COLUMBIA — Vice President Mike Pence visited an economically struggling neighborhood in a northeast section of South Carolina's capital city Thursday to tout the "Opportunity Zones" program U.S. Sen. Tim Scott championed in Congress.
Under the initiative, which went into law as part of the tax overhaul Washington passed in 2017, states can choose a certain number of areas in the state considered "distressed" to receive tax incentives that encourage businesses to make long-term investments in low-income communities.
Before addressing a crowd of roughly 100 local business leaders and church members, Pence and Scott toured the Meeting Place Church of Greater Columbia, meeting with faith leaders, a Bible study group and receiving a brief private performance from a small group of gospel singers.
The church purchased and renovated the previously vacant strip mall three years ago. A banquet and conference center and new movie theater were built next door. A restaurant there is expected to open soon.
The community is hoping more businesses will move in because of incentives from the Opportunity Zones program. Pence said he believes "the blessings have just begun" for the area.
"After years of a neighborhood that's been struggling, because of the vision that Sen. Scott brought here, because of the ingenuity and determination of this great community, you're all coming back," Pence said.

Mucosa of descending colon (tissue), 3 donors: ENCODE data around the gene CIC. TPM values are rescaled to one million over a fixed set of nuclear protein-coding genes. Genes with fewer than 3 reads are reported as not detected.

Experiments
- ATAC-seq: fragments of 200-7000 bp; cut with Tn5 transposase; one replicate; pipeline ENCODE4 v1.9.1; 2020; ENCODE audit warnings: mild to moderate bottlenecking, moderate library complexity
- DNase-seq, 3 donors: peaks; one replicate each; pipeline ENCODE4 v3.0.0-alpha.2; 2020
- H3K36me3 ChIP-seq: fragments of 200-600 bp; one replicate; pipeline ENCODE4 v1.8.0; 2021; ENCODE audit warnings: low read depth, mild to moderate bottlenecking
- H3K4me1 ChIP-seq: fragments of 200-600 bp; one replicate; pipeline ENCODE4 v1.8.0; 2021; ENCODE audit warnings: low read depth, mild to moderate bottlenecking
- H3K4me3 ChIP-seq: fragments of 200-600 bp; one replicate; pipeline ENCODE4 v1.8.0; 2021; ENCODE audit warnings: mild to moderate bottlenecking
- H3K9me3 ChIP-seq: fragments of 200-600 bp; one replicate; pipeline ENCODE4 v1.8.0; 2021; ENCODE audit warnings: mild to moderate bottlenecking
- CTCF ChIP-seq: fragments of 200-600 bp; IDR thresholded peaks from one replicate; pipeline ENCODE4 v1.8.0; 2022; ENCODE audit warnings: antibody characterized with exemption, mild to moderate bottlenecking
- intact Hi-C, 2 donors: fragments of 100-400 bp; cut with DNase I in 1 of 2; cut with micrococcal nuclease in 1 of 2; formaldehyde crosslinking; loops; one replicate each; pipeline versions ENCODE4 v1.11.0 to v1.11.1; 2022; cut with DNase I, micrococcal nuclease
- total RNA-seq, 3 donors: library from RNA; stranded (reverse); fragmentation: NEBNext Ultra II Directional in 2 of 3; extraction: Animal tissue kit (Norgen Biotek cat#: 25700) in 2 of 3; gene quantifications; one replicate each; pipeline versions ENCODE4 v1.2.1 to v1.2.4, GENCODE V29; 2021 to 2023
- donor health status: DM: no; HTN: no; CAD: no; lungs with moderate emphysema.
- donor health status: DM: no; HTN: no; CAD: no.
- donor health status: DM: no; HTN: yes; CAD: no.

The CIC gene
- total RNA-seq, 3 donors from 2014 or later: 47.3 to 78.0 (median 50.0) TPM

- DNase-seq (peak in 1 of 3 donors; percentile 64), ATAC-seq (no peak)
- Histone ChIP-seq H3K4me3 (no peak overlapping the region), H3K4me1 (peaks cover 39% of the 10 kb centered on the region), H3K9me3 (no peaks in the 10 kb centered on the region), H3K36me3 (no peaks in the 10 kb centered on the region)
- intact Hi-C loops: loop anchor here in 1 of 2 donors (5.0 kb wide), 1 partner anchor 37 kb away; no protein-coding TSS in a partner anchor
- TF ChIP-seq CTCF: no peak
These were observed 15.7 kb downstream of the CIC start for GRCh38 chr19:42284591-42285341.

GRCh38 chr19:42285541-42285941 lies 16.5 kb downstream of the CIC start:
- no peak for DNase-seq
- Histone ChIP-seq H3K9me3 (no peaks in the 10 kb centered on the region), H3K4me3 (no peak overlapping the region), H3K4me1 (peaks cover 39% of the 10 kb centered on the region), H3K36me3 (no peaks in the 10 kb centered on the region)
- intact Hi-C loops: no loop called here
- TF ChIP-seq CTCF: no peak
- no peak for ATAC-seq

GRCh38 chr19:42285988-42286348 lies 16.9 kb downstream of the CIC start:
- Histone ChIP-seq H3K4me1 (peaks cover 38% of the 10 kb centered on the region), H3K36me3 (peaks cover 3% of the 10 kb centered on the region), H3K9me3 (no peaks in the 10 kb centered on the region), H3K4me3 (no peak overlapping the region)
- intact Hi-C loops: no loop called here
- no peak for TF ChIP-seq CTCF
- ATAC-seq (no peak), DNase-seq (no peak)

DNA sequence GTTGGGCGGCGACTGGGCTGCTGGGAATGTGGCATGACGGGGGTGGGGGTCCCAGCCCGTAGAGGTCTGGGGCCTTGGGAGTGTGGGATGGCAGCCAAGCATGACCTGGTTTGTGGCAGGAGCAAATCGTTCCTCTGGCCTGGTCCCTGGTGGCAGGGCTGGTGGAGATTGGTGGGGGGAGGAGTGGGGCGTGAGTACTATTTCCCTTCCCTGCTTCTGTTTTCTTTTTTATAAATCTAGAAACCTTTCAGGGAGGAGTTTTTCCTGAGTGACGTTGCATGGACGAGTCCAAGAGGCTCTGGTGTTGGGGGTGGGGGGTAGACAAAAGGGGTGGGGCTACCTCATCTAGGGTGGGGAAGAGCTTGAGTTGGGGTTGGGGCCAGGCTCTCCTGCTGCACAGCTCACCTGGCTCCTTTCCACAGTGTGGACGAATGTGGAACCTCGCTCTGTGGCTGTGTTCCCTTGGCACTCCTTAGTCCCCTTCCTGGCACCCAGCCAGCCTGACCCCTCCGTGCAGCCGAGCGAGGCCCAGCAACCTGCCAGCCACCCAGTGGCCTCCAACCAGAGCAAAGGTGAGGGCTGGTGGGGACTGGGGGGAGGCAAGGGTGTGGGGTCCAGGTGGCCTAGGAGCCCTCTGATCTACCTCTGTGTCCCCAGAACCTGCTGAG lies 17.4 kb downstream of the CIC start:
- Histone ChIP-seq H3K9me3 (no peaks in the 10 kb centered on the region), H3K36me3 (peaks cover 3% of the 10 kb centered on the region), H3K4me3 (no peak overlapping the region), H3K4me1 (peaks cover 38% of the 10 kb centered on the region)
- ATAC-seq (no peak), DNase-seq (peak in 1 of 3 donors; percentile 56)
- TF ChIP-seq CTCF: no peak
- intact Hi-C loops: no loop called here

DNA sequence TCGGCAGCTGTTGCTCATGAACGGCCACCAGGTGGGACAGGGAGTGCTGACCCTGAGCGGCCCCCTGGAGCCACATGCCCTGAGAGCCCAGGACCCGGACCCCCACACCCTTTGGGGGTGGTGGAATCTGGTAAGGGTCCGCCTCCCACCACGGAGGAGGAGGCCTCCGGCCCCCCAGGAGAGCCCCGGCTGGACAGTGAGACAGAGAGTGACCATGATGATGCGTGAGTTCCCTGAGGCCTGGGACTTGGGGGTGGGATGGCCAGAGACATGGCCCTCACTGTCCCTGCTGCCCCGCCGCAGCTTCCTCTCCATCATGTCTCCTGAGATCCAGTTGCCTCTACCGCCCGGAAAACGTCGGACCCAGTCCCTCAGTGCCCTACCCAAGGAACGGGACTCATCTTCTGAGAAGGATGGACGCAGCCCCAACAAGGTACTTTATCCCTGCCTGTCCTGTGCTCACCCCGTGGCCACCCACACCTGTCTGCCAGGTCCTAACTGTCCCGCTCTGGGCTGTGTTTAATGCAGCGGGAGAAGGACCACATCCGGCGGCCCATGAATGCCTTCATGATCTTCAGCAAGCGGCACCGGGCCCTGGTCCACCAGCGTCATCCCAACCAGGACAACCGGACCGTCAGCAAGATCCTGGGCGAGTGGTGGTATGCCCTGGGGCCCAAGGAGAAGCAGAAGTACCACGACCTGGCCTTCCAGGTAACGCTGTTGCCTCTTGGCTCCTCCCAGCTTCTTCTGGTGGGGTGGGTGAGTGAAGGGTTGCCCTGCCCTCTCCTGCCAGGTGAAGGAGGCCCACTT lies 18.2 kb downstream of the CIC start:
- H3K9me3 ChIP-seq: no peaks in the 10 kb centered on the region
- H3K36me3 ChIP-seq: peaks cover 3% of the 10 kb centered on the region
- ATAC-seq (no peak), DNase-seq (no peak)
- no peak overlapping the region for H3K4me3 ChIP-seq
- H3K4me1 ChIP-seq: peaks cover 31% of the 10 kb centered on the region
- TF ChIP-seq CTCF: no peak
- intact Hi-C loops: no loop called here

Scott explained that his background growing up in a single-parent household "mired in poverty" inspired the effort.
"There are places in our nation where the recovery has been uneven, where folks have felt left behind," Scott said, adding that the areas "had amazing potential but the opportunities were not landing close enough to those communities."
South Carolina was the first state to submit its list of census tracts to the U.S. Treasury Department for Opportunity Zone consideration, selecting 135 areas that fit the criteria, including the area surrounding the church and movie theater.
Critics have questioned the selection of some of the census tracts chosen for the program, including a thriving area on the Charleston peninsula. That area was eligible because it includes many College of Charleston students, reducing the average household income.
The program has also faced scrutiny due to reports it could personally benefit President Trump's son-in-law Jared Kushner, who advocated for the idea as it was making its way through Congress.
But the effort received nothing but praise from business leaders who met with Pence and Scott in a small roundtable after the event. Pence called it "transformational" and heaped praise on Scott for the idea.
"What I know is in the heart of every man and woman running businesses in this country is to do right by everybody in the community," Pence said. "So I want you all to understand and appreciate this additional incentive to make those investments that can create and expand economic opportunities to every community in the country."